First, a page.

Hero honoured

Jo Algie with her support dog Lexi. Pictures: STEWART CHAMBERS 226470_21

By Mitchell Clarke

One of Ambulance Victoria’s most dedicated paramedics has been formally recognised with an Ambulance Service Medal.

Kooweerup woman Jo Algie, who is currently the team manager at the Drouin Ambulance Station, says the special honour almost escaped her at first.

“I was told about the award in an email, but I thought it was spam at first and I actually nearly deleted it,” she laughed.

Jo has worked tirelessly to support paramedics through difficult events, with the help of Lexi. 226470_03

Ms Algie told the Gazette she felt both “surprised and uncomfortable” about receiving the “significant” award.

“Everything I do is because I love it and it seems crazy to get an award for something you love doing,” she said.

“I’ve had quite a few friends that have received the award. I regard it as something that’s pretty significant and special.”

Ms Algie’s journey into paramedicine came from a “mid-life crisis”.

The former IT worker volunteered with the Lang Lang CERT’s – a group of volunteers under the AV banner – and immediately fell in love with the job.

“My very first job was a patient with chest pain in a car on the side of a highway. I thought ‘I need to do this forever’ so I went to uni in St Albans, while I had three little kids. I thought it was the stupidest thing ever but I don’t regret it for a single minute,” she recalled.

“It’s been a ride ever since. There’s such a variety with this job. You start work at 7am and you don’t know where you’ll be by 7.15am. It’s awesome.”

Ms Algie has been a frontline paramedic with Ambulance Victoria since 2009. Her first posting was close to home in Pakenham. She was then based out in Grantville before leading the Drouin base for the past 18 months.

Jo Algie with her support dog Lexi. Pictures: STEWART CHAMBERS 226470_21

Throughout her career, Ms Algie has played an integral role in a number of initiatives, including the organisation’s Peer Support Program, where she’s worked tirelessly to support paramedics through difficult events, with the help of her peer support dog, Lexi.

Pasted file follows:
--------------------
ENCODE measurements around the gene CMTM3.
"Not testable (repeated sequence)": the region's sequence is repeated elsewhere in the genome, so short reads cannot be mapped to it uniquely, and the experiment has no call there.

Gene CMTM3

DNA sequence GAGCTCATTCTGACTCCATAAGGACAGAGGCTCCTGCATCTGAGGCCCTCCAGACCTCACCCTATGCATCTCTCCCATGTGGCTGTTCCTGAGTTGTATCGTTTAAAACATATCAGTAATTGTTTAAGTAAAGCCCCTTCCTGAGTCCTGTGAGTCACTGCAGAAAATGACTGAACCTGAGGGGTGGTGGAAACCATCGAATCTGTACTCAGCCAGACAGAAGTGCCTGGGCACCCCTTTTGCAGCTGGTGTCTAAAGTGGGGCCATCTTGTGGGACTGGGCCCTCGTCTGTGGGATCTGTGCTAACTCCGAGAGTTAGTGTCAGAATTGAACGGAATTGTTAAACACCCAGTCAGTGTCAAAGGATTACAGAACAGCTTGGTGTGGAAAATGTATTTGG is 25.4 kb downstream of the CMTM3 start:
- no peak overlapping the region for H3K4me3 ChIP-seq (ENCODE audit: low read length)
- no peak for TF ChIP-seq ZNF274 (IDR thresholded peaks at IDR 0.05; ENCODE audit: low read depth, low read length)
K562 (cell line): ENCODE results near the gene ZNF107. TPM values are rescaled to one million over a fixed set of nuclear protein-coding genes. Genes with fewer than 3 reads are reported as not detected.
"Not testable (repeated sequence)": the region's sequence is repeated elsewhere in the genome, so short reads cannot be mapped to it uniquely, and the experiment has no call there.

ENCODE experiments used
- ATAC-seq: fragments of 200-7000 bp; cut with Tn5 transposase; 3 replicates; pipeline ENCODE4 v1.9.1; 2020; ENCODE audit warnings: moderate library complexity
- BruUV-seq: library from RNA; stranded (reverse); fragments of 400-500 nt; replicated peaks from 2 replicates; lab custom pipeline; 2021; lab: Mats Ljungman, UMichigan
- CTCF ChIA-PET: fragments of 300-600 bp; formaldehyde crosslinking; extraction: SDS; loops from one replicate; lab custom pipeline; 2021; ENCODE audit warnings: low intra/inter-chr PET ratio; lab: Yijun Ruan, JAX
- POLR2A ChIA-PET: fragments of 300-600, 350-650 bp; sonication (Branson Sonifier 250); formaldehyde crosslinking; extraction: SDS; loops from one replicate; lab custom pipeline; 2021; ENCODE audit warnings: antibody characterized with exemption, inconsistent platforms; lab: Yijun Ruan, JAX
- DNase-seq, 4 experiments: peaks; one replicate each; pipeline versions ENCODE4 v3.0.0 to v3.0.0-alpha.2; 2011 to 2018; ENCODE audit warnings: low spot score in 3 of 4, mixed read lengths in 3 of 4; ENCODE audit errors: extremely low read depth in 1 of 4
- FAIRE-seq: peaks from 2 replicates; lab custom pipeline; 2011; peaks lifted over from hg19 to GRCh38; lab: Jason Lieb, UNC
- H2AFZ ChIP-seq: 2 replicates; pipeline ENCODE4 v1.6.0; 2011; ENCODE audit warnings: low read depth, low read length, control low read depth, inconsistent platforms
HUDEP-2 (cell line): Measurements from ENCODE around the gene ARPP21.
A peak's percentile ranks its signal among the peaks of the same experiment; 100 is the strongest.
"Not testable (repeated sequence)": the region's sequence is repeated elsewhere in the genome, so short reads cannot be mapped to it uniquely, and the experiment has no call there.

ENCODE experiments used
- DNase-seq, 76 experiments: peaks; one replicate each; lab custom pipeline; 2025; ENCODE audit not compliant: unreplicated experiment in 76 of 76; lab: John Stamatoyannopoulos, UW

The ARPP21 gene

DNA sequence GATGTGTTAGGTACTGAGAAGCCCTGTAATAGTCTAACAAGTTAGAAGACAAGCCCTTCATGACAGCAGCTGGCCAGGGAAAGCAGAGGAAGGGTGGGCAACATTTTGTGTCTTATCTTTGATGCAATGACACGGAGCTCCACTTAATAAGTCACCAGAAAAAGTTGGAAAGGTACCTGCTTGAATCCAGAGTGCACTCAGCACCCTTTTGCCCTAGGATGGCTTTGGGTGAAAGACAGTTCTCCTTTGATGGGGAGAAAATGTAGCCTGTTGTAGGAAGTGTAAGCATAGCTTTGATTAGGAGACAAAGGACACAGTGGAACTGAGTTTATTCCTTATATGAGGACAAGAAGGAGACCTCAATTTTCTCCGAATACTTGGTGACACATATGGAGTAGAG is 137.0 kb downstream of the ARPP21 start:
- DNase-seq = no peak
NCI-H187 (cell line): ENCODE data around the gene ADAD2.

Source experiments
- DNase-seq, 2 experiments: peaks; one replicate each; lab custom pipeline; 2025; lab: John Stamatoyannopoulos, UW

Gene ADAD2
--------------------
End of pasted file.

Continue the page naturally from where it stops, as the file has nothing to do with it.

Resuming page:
“We’re pretty much there for the organisations – both paramedics and the corporate side. We talk to people if they’ve had bad jobs or if things are just crappy. It’s about checking in on people in a proactive and reactive manner,” she explained.

“Lexi has made a huge difference. She’s an icebreaker. People try to be stoic when they’re talking to other people, but as soon as you bring a dog into the equation, they bring their guard down. It’s amazing what a dog can do.

“To see the smile on the faces of paramedics when they’re getting out of the ambulance; they’re usually tired and hungry, but they see Lexi and they immediately smile.

“She’s a big fluffy sook of a dog and will do anything for a cuddle. To her, you are the world, and she doesn’t care if you’re the CEO or the cleaner.”

One of Ambulance Victoria’s most dedicated paramedics has been formally recognised with an Ambulance Service Medal. 226470_22

Ms Algie has also been instrumental in leading Ambulance Victoria’s uniform recycling program, which has repurposed thousands of uniforms to those in need.

“In the last two years, we’ve re-homed pants, shirts, jackets, vests and shoes. We’ve sent clothing to an indigenous school outside Alice Springs, we’ve sent jumpers to Syrian refugee camps and other clothing to Chisholm TAFE tradies,” she said.

“The places it’s gone has just been huge. You can’t just go and throw a shirt in the bin if it’s got AV badging on it because you’ve got this paranoia that someone will find it. Instead, we’ve been able to reuse it all and it just means that it’s not going into the ground.”

Away from the ambulance, Ms Algie, who is also a passionate dairy farmer, has led the AMBOS 4 Farmers Campaign, an initiative that facilitated paramedics to donate money and groceries for distribution to Gippsland farmers, struggling with the ongoing draught.

“As paramedics, we’ve done OK through the drought and Covid hasn’t really affected us financially, we’ve been lucky in a way. There was a group who just wanted to give back,” she said.

Ms Algie said she has no plans for a career change.

“Being a paramedic is my dream job and I’m more than happy where I am,” she said.

“Ambulance Victoria is like a second family. They’ll support you with everything. I just feel so lucky to be able to do what I do. I’m really uncomfortable about receiving this award. I appreciate it, but we work as a team.”

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